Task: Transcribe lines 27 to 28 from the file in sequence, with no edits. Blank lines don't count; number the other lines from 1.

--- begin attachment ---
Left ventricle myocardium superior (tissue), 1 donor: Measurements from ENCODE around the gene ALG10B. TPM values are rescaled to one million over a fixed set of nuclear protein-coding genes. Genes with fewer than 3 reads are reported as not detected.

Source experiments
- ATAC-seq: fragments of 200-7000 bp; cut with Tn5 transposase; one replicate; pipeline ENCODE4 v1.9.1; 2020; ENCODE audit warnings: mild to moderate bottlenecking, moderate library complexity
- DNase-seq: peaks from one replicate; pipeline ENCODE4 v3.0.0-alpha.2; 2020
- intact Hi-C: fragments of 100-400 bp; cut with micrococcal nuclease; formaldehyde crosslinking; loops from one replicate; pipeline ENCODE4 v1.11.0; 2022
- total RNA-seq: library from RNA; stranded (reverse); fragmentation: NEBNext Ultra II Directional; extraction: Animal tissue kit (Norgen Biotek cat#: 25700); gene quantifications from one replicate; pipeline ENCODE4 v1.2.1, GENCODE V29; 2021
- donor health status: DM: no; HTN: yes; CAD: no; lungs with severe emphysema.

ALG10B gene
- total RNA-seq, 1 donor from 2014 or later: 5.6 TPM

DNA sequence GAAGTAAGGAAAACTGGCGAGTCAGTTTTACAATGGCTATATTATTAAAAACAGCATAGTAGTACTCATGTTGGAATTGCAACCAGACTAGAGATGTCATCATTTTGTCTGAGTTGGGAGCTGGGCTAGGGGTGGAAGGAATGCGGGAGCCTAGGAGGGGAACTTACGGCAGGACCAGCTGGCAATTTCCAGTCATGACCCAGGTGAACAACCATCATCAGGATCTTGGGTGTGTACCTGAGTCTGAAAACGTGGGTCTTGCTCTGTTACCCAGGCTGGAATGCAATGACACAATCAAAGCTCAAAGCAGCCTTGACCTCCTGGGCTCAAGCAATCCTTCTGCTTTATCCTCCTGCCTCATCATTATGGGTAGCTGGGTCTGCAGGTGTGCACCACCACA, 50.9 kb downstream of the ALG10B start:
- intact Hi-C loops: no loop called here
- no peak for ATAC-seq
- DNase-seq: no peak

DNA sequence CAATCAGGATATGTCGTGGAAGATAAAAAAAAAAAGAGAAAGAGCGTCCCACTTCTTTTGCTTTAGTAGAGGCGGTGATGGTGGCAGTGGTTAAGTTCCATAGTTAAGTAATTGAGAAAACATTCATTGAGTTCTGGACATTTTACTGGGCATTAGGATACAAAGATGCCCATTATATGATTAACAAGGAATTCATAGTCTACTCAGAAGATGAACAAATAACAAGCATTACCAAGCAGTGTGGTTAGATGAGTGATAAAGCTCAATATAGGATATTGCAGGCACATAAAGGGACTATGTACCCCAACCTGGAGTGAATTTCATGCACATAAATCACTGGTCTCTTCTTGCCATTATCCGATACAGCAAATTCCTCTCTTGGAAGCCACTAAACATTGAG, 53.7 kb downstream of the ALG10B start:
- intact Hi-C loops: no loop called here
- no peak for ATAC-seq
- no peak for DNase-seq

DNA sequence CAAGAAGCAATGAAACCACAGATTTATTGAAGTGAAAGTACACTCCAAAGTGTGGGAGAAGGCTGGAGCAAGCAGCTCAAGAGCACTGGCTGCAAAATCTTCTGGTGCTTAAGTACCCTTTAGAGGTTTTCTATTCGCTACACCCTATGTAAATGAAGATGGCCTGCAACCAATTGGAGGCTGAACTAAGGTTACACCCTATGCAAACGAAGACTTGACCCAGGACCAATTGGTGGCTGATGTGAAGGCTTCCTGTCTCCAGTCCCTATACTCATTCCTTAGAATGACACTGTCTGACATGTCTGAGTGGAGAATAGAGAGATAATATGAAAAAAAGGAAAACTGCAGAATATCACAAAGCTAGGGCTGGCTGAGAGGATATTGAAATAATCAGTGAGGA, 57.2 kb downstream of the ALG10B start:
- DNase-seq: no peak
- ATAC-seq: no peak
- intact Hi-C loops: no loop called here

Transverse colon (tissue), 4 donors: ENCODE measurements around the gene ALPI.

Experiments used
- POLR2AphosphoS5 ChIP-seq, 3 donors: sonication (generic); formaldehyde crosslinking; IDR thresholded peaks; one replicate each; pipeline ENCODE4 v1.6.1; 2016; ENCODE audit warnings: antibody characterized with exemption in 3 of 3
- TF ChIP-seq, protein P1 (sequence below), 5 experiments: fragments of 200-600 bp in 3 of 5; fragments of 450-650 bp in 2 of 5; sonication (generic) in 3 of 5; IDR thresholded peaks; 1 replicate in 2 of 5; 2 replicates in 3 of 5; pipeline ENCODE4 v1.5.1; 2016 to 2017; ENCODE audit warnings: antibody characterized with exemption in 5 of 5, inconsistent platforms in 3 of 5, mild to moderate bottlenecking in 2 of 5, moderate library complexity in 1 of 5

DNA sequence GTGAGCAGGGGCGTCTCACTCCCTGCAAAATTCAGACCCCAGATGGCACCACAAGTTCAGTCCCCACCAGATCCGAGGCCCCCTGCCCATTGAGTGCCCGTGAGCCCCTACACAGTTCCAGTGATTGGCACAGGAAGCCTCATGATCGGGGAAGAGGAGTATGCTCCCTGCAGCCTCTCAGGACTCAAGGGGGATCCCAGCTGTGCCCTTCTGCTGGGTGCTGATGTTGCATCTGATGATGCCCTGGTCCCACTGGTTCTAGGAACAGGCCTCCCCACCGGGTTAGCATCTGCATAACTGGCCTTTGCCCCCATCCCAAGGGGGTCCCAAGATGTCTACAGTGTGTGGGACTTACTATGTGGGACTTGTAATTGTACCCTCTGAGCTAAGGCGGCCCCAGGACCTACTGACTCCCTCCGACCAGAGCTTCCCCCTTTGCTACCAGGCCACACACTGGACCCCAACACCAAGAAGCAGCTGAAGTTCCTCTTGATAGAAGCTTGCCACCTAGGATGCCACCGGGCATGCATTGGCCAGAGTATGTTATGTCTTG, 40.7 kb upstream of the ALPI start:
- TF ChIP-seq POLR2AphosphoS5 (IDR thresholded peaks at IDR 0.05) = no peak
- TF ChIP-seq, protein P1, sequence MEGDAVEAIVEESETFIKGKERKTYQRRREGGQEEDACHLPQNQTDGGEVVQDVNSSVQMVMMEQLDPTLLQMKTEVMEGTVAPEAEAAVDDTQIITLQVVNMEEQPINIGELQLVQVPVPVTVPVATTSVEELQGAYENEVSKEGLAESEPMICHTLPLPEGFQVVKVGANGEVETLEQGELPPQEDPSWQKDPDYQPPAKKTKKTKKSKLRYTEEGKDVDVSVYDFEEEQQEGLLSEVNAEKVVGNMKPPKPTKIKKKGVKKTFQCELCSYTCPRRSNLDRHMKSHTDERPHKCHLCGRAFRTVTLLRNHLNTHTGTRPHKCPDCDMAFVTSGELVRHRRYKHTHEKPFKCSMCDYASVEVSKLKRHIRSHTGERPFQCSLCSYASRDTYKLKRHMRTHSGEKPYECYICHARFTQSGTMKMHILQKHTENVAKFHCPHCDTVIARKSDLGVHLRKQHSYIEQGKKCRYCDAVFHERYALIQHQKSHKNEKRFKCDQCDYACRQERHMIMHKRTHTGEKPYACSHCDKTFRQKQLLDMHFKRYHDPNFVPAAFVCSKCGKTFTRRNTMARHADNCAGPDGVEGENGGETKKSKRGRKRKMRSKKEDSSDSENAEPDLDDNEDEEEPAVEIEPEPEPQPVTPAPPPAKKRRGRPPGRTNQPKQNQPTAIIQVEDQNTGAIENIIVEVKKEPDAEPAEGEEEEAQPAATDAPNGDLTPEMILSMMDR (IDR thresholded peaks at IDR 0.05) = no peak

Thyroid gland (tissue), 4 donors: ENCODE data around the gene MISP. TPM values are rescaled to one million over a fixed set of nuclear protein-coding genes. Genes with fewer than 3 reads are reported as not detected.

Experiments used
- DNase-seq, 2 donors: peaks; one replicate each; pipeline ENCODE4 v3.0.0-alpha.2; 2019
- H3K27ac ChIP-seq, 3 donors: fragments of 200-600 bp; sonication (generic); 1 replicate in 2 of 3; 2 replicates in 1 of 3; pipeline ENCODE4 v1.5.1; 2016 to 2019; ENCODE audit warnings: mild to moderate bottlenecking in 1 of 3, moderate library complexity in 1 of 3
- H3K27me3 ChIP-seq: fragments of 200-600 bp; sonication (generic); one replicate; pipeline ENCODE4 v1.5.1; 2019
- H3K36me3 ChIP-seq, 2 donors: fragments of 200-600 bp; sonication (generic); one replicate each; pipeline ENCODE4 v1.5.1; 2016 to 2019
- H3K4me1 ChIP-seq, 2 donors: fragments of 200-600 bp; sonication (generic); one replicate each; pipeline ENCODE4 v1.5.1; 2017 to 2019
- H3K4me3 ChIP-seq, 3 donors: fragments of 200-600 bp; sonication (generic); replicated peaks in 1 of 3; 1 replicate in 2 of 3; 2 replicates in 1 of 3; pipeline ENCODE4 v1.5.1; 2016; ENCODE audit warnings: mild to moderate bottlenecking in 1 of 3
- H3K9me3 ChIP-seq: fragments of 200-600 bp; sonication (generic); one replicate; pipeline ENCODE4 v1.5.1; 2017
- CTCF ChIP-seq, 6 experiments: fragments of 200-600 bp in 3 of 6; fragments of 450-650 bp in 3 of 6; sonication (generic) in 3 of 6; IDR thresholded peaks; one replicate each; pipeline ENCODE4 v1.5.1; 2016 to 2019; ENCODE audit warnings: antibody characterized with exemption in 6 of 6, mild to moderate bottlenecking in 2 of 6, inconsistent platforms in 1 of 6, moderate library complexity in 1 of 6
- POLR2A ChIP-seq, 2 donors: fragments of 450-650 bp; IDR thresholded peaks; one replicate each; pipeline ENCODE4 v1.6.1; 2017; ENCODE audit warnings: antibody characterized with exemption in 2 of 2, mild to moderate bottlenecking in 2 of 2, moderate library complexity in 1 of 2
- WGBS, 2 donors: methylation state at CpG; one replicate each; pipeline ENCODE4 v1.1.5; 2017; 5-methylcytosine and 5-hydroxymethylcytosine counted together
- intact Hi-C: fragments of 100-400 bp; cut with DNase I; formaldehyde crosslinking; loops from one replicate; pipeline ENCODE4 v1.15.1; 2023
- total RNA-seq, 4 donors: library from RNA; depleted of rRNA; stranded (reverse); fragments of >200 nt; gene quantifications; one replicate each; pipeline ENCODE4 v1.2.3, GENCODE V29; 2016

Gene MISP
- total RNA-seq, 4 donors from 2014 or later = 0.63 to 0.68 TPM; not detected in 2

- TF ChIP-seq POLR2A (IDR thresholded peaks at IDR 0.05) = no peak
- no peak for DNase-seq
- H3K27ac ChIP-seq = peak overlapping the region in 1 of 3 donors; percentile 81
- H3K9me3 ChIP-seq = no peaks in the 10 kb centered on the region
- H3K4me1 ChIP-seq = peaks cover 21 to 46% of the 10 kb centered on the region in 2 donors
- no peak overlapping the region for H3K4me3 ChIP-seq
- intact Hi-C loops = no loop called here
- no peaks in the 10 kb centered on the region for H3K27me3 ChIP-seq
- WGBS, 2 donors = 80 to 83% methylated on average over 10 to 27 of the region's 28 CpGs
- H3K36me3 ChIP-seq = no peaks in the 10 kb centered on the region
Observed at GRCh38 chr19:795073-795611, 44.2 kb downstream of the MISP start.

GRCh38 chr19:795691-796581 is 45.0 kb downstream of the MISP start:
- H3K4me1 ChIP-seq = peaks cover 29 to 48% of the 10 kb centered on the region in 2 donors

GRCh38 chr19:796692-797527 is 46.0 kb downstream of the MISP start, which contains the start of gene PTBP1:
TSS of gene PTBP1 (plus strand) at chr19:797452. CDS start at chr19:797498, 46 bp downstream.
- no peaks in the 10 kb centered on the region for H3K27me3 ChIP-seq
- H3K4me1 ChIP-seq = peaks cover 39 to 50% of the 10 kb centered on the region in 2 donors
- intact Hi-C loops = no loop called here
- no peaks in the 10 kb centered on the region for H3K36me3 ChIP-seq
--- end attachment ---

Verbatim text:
- TF ChIP-seq POLR2AphosphoS5 (IDR thresholded peaks at IDR 0.05) = no peak
- TF ChIP-seq, protein P1, sequence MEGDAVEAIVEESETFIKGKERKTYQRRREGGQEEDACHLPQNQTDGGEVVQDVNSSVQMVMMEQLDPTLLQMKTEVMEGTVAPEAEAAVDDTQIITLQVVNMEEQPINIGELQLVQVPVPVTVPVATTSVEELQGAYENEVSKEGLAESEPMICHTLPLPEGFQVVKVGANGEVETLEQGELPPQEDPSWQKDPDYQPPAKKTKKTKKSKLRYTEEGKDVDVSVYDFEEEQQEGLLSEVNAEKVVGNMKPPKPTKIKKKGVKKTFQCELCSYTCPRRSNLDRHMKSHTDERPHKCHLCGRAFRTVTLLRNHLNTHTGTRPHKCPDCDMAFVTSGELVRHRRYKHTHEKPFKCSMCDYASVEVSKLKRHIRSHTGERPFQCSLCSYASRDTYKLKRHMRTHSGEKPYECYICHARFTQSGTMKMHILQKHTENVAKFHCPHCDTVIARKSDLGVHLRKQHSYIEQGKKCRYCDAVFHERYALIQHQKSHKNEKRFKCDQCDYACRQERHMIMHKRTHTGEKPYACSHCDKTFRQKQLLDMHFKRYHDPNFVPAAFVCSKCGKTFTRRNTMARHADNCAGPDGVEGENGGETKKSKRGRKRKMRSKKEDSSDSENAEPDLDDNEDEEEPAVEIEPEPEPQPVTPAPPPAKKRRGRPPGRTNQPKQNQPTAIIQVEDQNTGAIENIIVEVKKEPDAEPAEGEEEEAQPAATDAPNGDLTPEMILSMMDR (IDR thresholded peaks at IDR 0.05) = no peak